DUBROOM ALBUM REVIEW
"I was so naive about being a star. I just wanted to play the music. When it hit, man... look here, this picture on the cover, in the boathouse, my girlfriend made me this shirt, Big Youth gave me his old guitar, and I don't remember where I got this hat from."
Ghetto-ology: living in the ghetto.
Ghetto-ology: Originally released in 1979, Sugar's first self-produced album.
Or albums, I should say. Because Ghetto-ology originally came in two versions, a vocal and a dub album. You can hear Sugar Minott, just after he left Studio One, and before he became to know as the godfather of Rub A Dub. Most tracks were layed down at the Channel One Studios by the then relatively new Soul Syndicate. The Dubs were mixed by Prince Jammy and the unknown Lancelot Mc Kenzie at King Tubby's. Also you'll hear Freddie Mc Gregor... on dums!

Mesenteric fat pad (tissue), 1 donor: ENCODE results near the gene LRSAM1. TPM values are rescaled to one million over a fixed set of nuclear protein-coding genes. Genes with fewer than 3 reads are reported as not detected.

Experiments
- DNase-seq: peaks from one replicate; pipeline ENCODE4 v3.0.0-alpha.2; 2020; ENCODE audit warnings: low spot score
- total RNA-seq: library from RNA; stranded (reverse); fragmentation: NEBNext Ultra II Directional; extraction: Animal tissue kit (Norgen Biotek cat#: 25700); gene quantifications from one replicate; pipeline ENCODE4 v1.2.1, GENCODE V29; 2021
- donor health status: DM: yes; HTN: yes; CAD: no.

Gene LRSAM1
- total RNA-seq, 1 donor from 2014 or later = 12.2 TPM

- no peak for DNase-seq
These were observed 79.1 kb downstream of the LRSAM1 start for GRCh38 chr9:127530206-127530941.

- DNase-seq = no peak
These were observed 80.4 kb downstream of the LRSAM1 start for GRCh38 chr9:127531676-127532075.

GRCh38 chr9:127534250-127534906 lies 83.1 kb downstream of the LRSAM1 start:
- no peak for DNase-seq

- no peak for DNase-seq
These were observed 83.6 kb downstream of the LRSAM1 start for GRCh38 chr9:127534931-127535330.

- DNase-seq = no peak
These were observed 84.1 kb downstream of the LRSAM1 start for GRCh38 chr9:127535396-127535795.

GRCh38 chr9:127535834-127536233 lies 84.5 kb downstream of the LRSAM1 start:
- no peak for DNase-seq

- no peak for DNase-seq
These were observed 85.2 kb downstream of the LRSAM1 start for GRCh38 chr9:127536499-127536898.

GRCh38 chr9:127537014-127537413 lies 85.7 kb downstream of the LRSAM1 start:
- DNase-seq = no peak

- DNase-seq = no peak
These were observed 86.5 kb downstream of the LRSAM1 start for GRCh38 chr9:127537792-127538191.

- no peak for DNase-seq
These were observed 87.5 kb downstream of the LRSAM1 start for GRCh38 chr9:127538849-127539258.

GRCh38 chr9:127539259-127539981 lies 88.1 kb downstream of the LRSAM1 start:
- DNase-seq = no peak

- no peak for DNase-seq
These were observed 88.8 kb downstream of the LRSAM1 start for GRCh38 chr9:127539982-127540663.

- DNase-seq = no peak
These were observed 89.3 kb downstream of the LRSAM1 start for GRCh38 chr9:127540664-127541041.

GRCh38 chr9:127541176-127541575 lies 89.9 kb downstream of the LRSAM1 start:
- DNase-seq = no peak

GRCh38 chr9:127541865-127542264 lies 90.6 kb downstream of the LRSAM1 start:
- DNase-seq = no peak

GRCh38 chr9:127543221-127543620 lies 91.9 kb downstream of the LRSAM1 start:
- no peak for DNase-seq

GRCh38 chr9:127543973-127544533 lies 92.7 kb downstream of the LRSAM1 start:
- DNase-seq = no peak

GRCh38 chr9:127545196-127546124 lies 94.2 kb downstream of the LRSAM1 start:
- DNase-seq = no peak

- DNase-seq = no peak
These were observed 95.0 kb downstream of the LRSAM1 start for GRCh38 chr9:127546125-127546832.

Ghetto--ology comes with a small booklet, unfortunatly not as descriptive as Blood & Fire always does, but it contains a little interview with Sugar Minott, conducted in 2000. Personally, I like every track on this album, especially the dubs. They all deal with conscious subjects and there's a good mix between militant steppers and one drops. Spiritually uplifting, definitly! Where you hear so many rich people say they do not believe in Jah because of all the suffering, it is the sufferer's themselves that cry unto JAH. The dubs all have a completely different musical atmosphere then their vocal counterparts. A suberb master piece of mixing, I must say.